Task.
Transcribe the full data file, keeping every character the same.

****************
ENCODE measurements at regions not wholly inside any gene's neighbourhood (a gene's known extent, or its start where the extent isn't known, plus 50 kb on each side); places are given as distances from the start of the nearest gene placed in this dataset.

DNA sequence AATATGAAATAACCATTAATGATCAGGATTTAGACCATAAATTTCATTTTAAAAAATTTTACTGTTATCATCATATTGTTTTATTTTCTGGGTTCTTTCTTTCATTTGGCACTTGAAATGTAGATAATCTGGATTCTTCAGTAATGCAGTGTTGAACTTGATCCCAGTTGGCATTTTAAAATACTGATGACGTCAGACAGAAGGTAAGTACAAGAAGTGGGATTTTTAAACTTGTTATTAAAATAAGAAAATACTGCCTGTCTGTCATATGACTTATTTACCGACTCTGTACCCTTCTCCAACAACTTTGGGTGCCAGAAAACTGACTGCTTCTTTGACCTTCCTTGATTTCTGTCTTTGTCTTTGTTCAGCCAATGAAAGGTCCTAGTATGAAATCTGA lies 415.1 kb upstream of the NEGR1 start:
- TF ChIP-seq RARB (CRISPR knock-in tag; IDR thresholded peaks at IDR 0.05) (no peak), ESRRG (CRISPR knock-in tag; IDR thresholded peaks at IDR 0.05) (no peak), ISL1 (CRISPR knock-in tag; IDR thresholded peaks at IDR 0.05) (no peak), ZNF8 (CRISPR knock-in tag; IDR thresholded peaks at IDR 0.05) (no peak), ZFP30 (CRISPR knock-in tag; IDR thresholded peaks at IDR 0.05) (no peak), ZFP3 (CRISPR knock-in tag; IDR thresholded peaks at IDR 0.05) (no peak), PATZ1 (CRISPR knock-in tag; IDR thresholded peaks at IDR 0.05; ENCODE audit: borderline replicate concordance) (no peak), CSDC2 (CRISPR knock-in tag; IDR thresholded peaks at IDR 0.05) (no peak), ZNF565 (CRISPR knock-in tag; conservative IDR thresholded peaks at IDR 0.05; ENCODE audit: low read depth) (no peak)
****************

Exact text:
ENCODE measurements at regions not wholly inside any gene's neighbourhood (a gene's known extent, or its start where the extent isn't known, plus 50 kb on each side); places are given as distances from the start of the nearest gene placed in this dataset.

DNA sequence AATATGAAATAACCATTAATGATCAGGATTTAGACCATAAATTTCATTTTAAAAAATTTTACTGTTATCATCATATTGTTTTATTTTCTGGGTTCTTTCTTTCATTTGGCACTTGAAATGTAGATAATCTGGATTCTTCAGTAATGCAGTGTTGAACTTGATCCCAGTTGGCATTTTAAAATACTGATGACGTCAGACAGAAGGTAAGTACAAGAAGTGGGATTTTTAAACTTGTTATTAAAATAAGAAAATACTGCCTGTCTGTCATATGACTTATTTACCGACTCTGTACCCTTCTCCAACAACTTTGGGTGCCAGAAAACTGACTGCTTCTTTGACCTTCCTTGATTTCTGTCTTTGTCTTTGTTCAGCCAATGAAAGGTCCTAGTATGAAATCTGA lies 415.1 kb upstream of the NEGR1 start:
- TF ChIP-seq RARB (CRISPR knock-in tag; IDR thresholded peaks at IDR 0.05) (no peak), ESRRG (CRISPR knock-in tag; IDR thresholded peaks at IDR 0.05) (no peak), ISL1 (CRISPR knock-in tag; IDR thresholded peaks at IDR 0.05) (no peak), ZNF8 (CRISPR knock-in tag; IDR thresholded peaks at IDR 0.05) (no peak), ZFP30 (CRISPR knock-in tag; IDR thresholded peaks at IDR 0.05) (no peak), ZFP3 (CRISPR knock-in tag; IDR thresholded peaks at IDR 0.05) (no peak), PATZ1 (CRISPR knock-in tag; IDR thresholded peaks at IDR 0.05; ENCODE audit: borderline replicate concordance) (no peak), CSDC2 (CRISPR knock-in tag; IDR thresholded peaks at IDR 0.05) (no peak), ZNF565 (CRISPR knock-in tag; conservative IDR thresholded peaks at IDR 0.05; ENCODE audit: low read depth) (no peak)